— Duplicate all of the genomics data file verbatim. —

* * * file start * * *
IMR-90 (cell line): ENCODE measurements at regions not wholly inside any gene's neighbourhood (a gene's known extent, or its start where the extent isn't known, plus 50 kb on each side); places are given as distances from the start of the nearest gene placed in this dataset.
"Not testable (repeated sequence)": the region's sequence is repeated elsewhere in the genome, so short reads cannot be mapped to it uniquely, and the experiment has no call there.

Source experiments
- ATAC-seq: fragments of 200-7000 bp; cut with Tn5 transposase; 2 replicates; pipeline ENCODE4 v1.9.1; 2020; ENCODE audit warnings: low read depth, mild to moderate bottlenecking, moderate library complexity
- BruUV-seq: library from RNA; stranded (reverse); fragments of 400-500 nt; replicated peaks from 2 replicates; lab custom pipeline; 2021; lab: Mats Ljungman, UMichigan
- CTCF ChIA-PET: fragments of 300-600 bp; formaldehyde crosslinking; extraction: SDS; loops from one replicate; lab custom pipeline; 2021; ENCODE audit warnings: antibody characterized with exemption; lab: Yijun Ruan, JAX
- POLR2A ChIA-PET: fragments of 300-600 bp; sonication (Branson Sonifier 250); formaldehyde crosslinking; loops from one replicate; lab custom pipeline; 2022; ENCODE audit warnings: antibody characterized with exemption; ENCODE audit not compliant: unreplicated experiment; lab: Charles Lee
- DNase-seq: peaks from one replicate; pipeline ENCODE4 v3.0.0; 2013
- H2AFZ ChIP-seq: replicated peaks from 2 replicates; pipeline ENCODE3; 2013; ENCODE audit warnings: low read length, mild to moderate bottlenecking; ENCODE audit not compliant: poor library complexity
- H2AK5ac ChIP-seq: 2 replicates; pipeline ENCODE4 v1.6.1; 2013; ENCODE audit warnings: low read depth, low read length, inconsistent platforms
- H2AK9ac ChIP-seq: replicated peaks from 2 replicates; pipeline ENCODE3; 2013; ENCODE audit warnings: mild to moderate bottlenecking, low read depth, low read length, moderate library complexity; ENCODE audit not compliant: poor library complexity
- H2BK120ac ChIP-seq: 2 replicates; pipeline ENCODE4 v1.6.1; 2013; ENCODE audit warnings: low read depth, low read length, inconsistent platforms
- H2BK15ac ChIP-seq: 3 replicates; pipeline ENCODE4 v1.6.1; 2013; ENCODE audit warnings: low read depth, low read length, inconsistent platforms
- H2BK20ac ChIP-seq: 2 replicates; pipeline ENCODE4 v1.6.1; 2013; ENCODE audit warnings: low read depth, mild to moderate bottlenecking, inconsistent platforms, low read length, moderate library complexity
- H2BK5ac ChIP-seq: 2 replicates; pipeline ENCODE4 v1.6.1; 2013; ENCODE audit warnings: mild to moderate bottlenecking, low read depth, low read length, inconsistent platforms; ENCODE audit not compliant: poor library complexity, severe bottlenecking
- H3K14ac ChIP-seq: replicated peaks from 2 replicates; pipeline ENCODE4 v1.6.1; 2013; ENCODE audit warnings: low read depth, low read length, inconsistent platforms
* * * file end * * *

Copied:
IMR-90 (cell line): ENCODE measurements at regions not wholly inside any gene's neighbourhood (a gene's known extent, or its start where the extent isn't known, plus 50 kb on each side); places are given as distances from the start of the nearest gene placed in this dataset.
"Not testable (repeated sequence)": the region's sequence is repeated elsewhere in the genome, so short reads cannot be mapped to it uniquely, and the experiment has no call there.

Source experiments
- ATAC-seq: fragments of 200-7000 bp; cut with Tn5 transposase; 2 replicates; pipeline ENCODE4 v1.9.1; 2020; ENCODE audit warnings: low read depth, mild to moderate bottlenecking, moderate library complexity
- BruUV-seq: library from RNA; stranded (reverse); fragments of 400-500 nt; replicated peaks from 2 replicates; lab custom pipeline; 2021; lab: Mats Ljungman, UMichigan
- CTCF ChIA-PET: fragments of 300-600 bp; formaldehyde crosslinking; extraction: SDS; loops from one replicate; lab custom pipeline; 2021; ENCODE audit warnings: antibody characterized with exemption; lab: Yijun Ruan, JAX
- POLR2A ChIA-PET: fragments of 300-600 bp; sonication (Branson Sonifier 250); formaldehyde crosslinking; loops from one replicate; lab custom pipeline; 2022; ENCODE audit warnings: antibody characterized with exemption; ENCODE audit not compliant: unreplicated experiment; lab: Charles Lee
- DNase-seq: peaks from one replicate; pipeline ENCODE4 v3.0.0; 2013
- H2AFZ ChIP-seq: replicated peaks from 2 replicates; pipeline ENCODE3; 2013; ENCODE audit warnings: low read length, mild to moderate bottlenecking; ENCODE audit not compliant: poor library complexity
- H2AK5ac ChIP-seq: 2 replicates; pipeline ENCODE4 v1.6.1; 2013; ENCODE audit warnings: low read depth, low read length, inconsistent platforms
- H2AK9ac ChIP-seq: replicated peaks from 2 replicates; pipeline ENCODE3; 2013; ENCODE audit warnings: mild to moderate bottlenecking, low read depth, low read length, moderate library complexity; ENCODE audit not compliant: poor library complexity
- H2BK120ac ChIP-seq: 2 replicates; pipeline ENCODE4 v1.6.1; 2013; ENCODE audit warnings: low read depth, low read length, inconsistent platforms
- H2BK15ac ChIP-seq: 3 replicates; pipeline ENCODE4 v1.6.1; 2013; ENCODE audit warnings: low read depth, low read length, inconsistent platforms
- H2BK20ac ChIP-seq: 2 replicates; pipeline ENCODE4 v1.6.1; 2013; ENCODE audit warnings: low read depth, mild to moderate bottlenecking, inconsistent platforms, low read length, moderate library complexity
- H2BK5ac ChIP-seq: 2 replicates; pipeline ENCODE4 v1.6.1; 2013; ENCODE audit warnings: mild to moderate bottlenecking, low read depth, low read length, inconsistent platforms; ENCODE audit not compliant: poor library complexity, severe bottlenecking
- H3K14ac ChIP-seq: replicated peaks from 2 replicates; pipeline ENCODE4 v1.6.1; 2013; ENCODE audit warnings: low read depth, low read length, inconsistent platforms